Campus-level meter data shines light on savings, solar arrays, and Friday night soirees
Many college and corporate campuses save money and integrate higher levels of renewables by taking transmission level service from the utility on one main meter.
Energy managers naturally think that master level meters limit the value of utility analytics; a master meter means that many buildings’ energy signatures are condensed into one totalized meter. Gridium’s experience with Foothill De Anza suggests otherwise — main meter analytics can provide key insights about how campus assets interact to explain energy usage, without the expense, delay and incomplete picture that campus submeters provide.
Foothill De Anza serves over 40,000 students, and has both an industry leading 1.5 megawatt solar photovoltaic system and a 250 kilowatt cogeneration plant on each campus providing energy services to over 200 buildings.
Each Foothill De Anza campus has a smart meter from Pacific Gas & Electric tracking 15 minute demand readings. Foothill De Anza leaders engaged Gridium to explore how analytics on just two utility meters could improve energy management. The data revealed several key insights unknown to staff and have already refined energy management strategies for the future.
For example, plotting the De Anza Campus’ meter data on a heatmap in Gridium’s RCx tool reveals that while the campus typically exported energy during mid-day periods, daily net loads started to increase in August, and remained high throughout September. Weather normalized readings from Gridium’s Snapmeter application show that these levels are well outside typical load response functions for the campus. To see this for yourself, notice that the horizontal white bars disappear in August and September in the heatmap below:
This increase in day time peak load is particularly clear when comparing Saturday load curves. On July 12th, 2014, the De Anza Campus’ solar array was offsetting 100% of its midday energy use (causing a white bar in the chart above), but by September 20th, 2014, the Saturday baseload had shot up above 300 kilowatts:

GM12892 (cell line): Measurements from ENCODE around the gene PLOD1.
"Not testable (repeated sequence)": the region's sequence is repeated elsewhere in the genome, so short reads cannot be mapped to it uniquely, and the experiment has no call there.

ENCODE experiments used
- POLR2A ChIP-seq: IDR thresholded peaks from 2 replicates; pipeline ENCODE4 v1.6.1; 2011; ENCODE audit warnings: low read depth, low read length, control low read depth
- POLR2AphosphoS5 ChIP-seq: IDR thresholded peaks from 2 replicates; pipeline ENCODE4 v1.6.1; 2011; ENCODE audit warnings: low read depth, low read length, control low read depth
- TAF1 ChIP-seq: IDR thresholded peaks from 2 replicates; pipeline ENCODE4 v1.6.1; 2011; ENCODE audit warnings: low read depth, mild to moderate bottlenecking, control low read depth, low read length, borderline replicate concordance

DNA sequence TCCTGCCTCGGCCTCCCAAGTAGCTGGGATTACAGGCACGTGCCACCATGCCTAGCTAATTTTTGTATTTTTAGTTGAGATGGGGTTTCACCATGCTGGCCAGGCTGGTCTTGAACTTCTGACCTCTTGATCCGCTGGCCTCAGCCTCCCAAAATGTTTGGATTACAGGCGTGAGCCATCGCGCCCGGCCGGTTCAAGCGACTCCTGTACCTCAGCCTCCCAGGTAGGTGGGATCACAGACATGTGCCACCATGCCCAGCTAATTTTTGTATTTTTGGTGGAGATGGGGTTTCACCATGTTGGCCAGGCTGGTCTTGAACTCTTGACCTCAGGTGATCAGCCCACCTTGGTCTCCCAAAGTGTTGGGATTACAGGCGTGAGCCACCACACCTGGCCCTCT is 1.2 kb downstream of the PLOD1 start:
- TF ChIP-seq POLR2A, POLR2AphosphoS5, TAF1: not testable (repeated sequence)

Now, Gridium technology has no idea why 300 kW of extra load showed up. But simple and economical high-level analytics immediately focus staff attention on the expensive daytime load that appeared in September.
A second example reinforces the value of high-level analytics. Main meter data also revealed issues with the campus’ Friday night energy use. In the words of a campus facilities operator, De Anza College is “a real ghost town” on Friday nights… and it should be, because this college program is non-residential, students don’t live, or party, on campus! However, the utility bills seem to tell a different story. You can see below in Gridium’s Snapmeter application that the campus is using nearly 1500 kilowatts at 9:15pm on Friday night, despite an expected baseload for this period being 800 kilowatts lower. The graph below plots predicted values against actuals, showing baseload is not only higher, its much higher than typical readings:
Again, we have no idea what shenanigans are at work on Friday evenings. Our role is simply to focus very limited staff attention on the big wins with easy to use and powerful analytics.
These are just two of the many examples that Foothill De Anza Community College discussed at the recent Silicon Valley Leadership Group event on the intersection of energy efficiency and the smart grid.
College campuses present operators with troves of potential data streams from a number of buildings, systems, and equipment. When these streams roll up to a pre-existing data layer, such as the utility’s smart meter, our work with the energy team shows it often makes sense to start at the beginning and mine this easily accessible utility data stream for insight before diving into more complex systems to diagnose a specific issue.
Dont most utility meters on commercial rates have two channels, ie, an import and export channel? Or, is there not generally a net generation output meter installed on each CSI-eligible PV system? If that is the case, a customer can obtain the data in a csv file for each channel and plot the data. One for load And another for export. In so doing, a customer can see the load creep and take action.